Positive community activism

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Seattle Profile – Volunteering and Civic Life in America.

The Seattle Times newspaper posted an article touting Seattle’s stellar volunteer rate for 2013:

34% of Seattle area residents volunteer ranking Seattle 4th among the 51 largest volunteer locations.  After researching that article, I found the attached report detailing my area’s community service activities.  You can locate your State and city in the report to discern the degree of your community’s civic life.

Community hands together to volunteerThis report shines a light on content that I recently provided in two articles posted to this blog:  Restless in retirement? You don’t have to be, and The importance of good neighbors.

38.7 percent of Washington State’s Baby Boomer population volunteered in 2013, ranking my state’s volunteering Baby Boomers 6th out of 51.  See?  You’ll be in good company when you turn your retirement restlessness into service for others.

64.9 percent of Washington State residents participate in “informal volunteer activities” defined as doing favors for neighbors.  Wow, that’s a lot of people getting to know their neighbors and “having their backs.”

You don’t have to give up all of your free time to help others.

Community and the world volunteeringI’ve heard people say time and again that they can’t spare another 40 hours a week to become a volunteer.  Who asked you to?

There are countless volunteer opportunities that only require a couple hours a week.  My best friend volunteers as a companion to a disabled person who needs transportation assistance to shop and/or to attend doctor appointments.  A fellow Bar Method exerciser volunteers once a week at a local food bank to provide much needed sustenance to those in her community.  Wow, such a small commitment of time that provides a service for which others cannot do without.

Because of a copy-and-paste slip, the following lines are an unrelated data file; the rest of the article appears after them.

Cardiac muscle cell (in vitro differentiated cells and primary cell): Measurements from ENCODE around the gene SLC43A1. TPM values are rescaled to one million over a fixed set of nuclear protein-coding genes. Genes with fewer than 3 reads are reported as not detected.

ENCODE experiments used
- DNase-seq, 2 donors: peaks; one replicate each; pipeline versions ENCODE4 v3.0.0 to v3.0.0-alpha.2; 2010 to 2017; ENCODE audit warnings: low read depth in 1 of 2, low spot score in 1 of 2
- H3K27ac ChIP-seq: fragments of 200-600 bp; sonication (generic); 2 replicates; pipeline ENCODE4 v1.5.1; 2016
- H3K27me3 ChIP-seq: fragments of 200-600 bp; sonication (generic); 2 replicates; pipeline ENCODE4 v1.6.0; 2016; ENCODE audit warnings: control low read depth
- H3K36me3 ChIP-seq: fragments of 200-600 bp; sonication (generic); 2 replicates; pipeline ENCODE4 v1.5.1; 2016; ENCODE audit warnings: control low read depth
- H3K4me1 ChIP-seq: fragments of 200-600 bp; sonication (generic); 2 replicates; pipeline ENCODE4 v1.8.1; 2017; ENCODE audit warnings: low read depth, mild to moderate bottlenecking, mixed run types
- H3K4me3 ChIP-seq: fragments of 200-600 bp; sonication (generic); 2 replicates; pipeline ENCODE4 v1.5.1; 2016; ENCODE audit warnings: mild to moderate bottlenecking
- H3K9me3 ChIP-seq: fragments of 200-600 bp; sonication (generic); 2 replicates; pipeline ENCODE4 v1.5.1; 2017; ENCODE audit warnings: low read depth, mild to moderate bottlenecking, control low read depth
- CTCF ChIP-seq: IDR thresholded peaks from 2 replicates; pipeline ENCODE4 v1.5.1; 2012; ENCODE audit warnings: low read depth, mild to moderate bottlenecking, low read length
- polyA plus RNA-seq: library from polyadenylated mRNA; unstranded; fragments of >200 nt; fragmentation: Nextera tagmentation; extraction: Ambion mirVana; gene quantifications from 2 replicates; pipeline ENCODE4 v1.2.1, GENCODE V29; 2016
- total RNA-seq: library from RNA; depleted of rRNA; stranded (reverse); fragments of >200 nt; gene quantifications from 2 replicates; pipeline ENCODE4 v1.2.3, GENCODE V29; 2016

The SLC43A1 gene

Thank about it: if you spent two or three less hours a week watching television, or two or three less hours working on home projects, or two or three less hours sitting at the computer (point taken), you’ll still have oodles of free time left after spending a fraction of your week focused on someone else.

Wow, when put that way, volunteering sure sounds easy, doesn’t it? And here’s a resource that will help direct you to volunteering and other worthwhile community involvement: Sixty and Me.

(All images courtesy of Pixabay)

7 thoughts on “Positive community activism

    […] written about this topic before: Positive community activism; Spineless inaction: the bystander effect; Your positive imprint on […]


    It is never wrong to do good | Baby Boomers and More said:
    December 18, 2015 at 1:36 pm

    […]  See also: Your positive imprint on mankind, Do little rathe than nothing, Valuable acts of kindness, Positive community activism […]


    […] written about this topic before: Positive community activism; Spineless inaction: the bystander effect; Your positive imprint on […]


    Kurt said:
    January 5, 2015 at 3:12 pm

    Thanks for this article. It’s great to give back to the community.


      boomer98053 responded:
      January 5, 2015 at 3:38 pm

      It brings peace of mind to know that even the very little a person does has an impact on others. We can’t save/help the entire world, and we’re not expected to. We just need to do what we can where we are. Thanks for reading!


    […] then posted a follow-up article Positive community activism in which I linked a media source that focused on the importance of global and neighborhood […]


    […] ← Positive community activism […]


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